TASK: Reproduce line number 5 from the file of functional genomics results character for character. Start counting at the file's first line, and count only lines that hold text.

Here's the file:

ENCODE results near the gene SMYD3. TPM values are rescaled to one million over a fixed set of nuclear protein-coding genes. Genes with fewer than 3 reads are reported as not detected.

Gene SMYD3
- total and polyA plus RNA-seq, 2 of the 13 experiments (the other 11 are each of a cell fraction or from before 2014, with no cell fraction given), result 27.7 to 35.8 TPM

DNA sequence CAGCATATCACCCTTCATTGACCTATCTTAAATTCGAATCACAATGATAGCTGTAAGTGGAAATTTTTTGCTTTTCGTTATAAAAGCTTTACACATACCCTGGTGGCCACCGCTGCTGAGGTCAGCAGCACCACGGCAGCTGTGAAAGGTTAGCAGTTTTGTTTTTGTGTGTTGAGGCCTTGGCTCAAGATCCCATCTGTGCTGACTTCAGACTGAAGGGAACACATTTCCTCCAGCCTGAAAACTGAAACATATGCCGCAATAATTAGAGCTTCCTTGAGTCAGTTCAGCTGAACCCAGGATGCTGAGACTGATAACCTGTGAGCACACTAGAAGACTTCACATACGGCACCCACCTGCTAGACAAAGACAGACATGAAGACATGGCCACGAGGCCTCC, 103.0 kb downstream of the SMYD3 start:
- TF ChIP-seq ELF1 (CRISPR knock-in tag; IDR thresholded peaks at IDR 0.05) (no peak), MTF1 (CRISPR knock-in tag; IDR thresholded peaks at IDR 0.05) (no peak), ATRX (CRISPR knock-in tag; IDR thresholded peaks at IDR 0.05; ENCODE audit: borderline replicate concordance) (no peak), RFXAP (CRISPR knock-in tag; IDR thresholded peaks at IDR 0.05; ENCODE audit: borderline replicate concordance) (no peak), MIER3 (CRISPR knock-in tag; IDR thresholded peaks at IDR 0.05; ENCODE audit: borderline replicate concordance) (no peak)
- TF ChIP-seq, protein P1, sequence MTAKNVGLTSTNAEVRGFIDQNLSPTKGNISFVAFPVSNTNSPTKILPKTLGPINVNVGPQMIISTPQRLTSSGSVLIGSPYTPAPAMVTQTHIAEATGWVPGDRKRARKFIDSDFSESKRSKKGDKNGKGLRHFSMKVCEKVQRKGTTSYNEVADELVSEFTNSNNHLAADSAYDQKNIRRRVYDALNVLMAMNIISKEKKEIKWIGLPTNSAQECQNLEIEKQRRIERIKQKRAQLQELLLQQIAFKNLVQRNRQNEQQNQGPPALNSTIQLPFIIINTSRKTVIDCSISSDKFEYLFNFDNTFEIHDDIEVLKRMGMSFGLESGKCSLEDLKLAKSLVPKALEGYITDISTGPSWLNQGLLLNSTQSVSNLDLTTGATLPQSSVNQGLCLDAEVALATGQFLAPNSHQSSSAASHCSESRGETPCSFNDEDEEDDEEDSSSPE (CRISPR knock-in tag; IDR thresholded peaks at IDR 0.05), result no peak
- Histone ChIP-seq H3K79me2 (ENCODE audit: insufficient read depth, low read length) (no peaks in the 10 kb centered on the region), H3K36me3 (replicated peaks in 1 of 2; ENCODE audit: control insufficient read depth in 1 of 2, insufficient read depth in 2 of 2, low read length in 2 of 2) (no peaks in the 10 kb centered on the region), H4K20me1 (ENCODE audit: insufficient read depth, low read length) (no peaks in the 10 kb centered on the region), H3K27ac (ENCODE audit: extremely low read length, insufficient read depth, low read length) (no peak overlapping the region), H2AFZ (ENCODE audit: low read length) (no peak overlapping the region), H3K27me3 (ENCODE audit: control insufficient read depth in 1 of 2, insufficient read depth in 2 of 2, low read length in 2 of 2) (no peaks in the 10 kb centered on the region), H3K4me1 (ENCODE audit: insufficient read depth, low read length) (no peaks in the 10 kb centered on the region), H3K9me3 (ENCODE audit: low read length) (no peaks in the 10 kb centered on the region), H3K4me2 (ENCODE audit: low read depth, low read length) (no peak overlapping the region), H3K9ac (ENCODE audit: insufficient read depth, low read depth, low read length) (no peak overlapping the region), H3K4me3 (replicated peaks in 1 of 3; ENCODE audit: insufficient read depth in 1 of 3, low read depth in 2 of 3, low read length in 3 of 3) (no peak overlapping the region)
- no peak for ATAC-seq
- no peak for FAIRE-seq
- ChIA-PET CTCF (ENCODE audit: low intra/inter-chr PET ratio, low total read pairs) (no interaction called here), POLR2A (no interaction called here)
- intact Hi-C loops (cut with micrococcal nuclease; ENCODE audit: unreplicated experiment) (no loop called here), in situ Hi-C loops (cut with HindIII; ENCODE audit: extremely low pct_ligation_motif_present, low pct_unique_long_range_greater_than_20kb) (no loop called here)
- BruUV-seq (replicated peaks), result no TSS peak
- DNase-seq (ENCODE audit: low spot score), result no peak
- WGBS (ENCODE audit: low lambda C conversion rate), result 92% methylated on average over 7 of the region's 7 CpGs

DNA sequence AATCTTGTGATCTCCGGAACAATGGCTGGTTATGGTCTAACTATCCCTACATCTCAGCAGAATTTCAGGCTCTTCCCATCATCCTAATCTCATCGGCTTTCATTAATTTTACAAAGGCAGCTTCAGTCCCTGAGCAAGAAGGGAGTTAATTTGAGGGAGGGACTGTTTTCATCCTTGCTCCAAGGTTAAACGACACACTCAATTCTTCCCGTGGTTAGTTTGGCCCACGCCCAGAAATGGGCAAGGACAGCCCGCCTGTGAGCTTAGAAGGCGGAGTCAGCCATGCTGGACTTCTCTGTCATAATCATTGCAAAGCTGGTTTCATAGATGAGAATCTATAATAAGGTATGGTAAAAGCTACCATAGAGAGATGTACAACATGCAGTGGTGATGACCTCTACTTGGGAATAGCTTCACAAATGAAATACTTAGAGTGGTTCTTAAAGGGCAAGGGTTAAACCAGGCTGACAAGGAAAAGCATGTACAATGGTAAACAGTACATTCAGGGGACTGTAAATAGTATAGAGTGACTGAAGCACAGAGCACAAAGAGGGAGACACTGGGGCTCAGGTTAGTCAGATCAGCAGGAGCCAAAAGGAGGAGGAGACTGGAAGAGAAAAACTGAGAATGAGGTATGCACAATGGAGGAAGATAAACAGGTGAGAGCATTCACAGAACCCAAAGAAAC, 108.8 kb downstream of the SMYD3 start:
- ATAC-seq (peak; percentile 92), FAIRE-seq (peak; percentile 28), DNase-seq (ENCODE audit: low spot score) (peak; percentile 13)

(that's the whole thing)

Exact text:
- TF ChIP-seq ELF1 (CRISPR knock-in tag; IDR thresholded peaks at IDR 0.05) (no peak), MTF1 (CRISPR knock-in tag; IDR thresholded peaks at IDR 0.05) (no peak), ATRX (CRISPR knock-in tag; IDR thresholded peaks at IDR 0.05; ENCODE audit: borderline replicate concordance) (no peak), RFXAP (CRISPR knock-in tag; IDR thresholded peaks at IDR 0.05; ENCODE audit: borderline replicate concordance) (no peak), MIER3 (CRISPR knock-in tag; IDR thresholded peaks at IDR 0.05; ENCODE audit: borderline replicate concordance) (no peak)